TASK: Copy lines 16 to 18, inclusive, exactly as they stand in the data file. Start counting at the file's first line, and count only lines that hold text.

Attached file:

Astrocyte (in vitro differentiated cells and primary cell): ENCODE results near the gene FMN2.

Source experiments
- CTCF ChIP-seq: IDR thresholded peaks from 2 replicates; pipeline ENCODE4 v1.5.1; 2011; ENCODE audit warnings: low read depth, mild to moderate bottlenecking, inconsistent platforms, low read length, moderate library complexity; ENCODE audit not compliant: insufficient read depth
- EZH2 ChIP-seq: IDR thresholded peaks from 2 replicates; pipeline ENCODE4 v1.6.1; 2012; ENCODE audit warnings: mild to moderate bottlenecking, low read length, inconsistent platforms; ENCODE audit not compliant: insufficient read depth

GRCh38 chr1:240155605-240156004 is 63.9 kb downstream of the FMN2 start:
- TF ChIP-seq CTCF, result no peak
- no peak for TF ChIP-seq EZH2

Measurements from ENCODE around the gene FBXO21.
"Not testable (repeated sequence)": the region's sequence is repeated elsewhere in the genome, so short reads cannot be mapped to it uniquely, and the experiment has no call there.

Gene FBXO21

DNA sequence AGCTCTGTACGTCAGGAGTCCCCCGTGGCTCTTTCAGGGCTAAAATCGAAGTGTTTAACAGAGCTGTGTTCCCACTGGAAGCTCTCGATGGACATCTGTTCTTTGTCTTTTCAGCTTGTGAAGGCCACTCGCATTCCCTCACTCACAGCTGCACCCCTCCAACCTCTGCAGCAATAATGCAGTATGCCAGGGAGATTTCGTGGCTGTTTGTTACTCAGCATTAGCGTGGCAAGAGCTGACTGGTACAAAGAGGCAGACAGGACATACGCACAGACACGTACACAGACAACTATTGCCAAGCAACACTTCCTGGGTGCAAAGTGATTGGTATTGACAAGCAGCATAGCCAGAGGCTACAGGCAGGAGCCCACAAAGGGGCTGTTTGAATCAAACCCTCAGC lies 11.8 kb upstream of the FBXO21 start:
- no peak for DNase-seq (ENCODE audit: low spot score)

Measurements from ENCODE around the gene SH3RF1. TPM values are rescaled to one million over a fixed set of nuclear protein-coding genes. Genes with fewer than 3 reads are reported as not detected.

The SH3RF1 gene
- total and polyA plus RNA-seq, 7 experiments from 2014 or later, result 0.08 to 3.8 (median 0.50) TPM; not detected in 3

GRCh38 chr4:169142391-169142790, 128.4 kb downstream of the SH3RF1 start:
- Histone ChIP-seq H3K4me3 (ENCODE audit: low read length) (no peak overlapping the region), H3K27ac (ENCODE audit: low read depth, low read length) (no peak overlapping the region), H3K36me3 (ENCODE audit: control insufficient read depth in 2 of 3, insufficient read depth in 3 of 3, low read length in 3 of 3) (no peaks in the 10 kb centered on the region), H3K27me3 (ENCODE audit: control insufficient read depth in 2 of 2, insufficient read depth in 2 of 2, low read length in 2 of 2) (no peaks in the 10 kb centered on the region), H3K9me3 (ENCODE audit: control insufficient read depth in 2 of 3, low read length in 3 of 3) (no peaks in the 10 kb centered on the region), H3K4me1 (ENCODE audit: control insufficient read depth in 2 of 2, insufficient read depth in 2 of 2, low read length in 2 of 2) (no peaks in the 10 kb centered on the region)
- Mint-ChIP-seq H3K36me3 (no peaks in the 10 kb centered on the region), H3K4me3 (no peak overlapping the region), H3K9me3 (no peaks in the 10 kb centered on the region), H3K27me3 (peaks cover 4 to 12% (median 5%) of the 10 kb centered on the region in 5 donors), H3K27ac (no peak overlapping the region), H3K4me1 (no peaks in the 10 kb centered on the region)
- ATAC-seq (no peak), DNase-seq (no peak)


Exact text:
GRCh38 chr4:169142391-169142790, 128.4 kb downstream of the SH3RF1 start:
- Histone ChIP-seq H3K4me3 (ENCODE audit: low read length) (no peak overlapping the region), H3K27ac (ENCODE audit: low read depth, low read length) (no peak overlapping the region), H3K36me3 (ENCODE audit: control insufficient read depth in 2 of 3, insufficient read depth in 3 of 3, low read length in 3 of 3) (no peaks in the 10 kb centered on the region), H3K27me3 (ENCODE audit: control insufficient read depth in 2 of 2, insufficient read depth in 2 of 2, low read length in 2 of 2) (no peaks in the 10 kb centered on the region), H3K9me3 (ENCODE audit: control insufficient read depth in 2 of 3, low read length in 3 of 3) (no peaks in the 10 kb centered on the region), H3K4me1 (ENCODE audit: control insufficient read depth in 2 of 2, insufficient read depth in 2 of 2, low read length in 2 of 2) (no peaks in the 10 kb centered on the region)
- Mint-ChIP-seq H3K36me3 (no peaks in the 10 kb centered on the region), H3K4me3 (no peak overlapping the region), H3K9me3 (no peaks in the 10 kb centered on the region), H3K27me3 (peaks cover 4 to 12% (median 5%) of the 10 kb centered on the region in 5 donors), H3K27ac (no peak overlapping the region), H3K4me1 (no peaks in the 10 kb centered on the region)